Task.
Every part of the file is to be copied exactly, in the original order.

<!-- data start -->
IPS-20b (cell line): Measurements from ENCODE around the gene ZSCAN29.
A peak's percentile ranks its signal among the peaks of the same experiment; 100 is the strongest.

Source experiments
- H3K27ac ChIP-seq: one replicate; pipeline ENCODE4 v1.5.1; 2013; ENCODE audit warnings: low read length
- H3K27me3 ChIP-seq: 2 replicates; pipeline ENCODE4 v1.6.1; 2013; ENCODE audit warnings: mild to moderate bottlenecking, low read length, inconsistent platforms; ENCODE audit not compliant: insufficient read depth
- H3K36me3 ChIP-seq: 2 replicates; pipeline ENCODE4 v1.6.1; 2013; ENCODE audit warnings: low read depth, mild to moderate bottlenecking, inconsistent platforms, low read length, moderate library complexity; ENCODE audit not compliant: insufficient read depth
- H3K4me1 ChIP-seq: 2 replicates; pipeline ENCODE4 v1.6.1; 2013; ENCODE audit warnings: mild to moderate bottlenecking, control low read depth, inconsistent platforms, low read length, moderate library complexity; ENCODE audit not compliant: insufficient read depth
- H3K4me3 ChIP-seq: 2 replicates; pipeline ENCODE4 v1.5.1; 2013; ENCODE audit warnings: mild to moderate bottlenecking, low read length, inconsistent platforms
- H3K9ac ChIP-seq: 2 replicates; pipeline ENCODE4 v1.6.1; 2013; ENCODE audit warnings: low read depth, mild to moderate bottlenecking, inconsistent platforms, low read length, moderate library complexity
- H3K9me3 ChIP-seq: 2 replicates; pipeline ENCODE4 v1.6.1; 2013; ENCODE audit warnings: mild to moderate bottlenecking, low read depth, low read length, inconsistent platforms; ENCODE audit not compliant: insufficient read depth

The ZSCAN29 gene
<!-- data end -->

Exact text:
IPS-20b (cell line): Measurements from ENCODE around the gene ZSCAN29.
A peak's percentile ranks its signal among the peaks of the same experiment; 100 is the strongest.

Source experiments
- H3K27ac ChIP-seq: one replicate; pipeline ENCODE4 v1.5.1; 2013; ENCODE audit warnings: low read length
- H3K27me3 ChIP-seq: 2 replicates; pipeline ENCODE4 v1.6.1; 2013; ENCODE audit warnings: mild to moderate bottlenecking, low read length, inconsistent platforms; ENCODE audit not compliant: insufficient read depth
- H3K36me3 ChIP-seq: 2 replicates; pipeline ENCODE4 v1.6.1; 2013; ENCODE audit warnings: low read depth, mild to moderate bottlenecking, inconsistent platforms, low read length, moderate library complexity; ENCODE audit not compliant: insufficient read depth
- H3K4me1 ChIP-seq: 2 replicates; pipeline ENCODE4 v1.6.1; 2013; ENCODE audit warnings: mild to moderate bottlenecking, control low read depth, inconsistent platforms, low read length, moderate library complexity; ENCODE audit not compliant: insufficient read depth
- H3K4me3 ChIP-seq: 2 replicates; pipeline ENCODE4 v1.5.1; 2013; ENCODE audit warnings: mild to moderate bottlenecking, low read length, inconsistent platforms
- H3K9ac ChIP-seq: 2 replicates; pipeline ENCODE4 v1.6.1; 2013; ENCODE audit warnings: low read depth, mild to moderate bottlenecking, inconsistent platforms, low read length, moderate library complexity
- H3K9me3 ChIP-seq: 2 replicates; pipeline ENCODE4 v1.6.1; 2013; ENCODE audit warnings: mild to moderate bottlenecking, low read depth, low read length, inconsistent platforms; ENCODE audit not compliant: insufficient read depth

The ZSCAN29 gene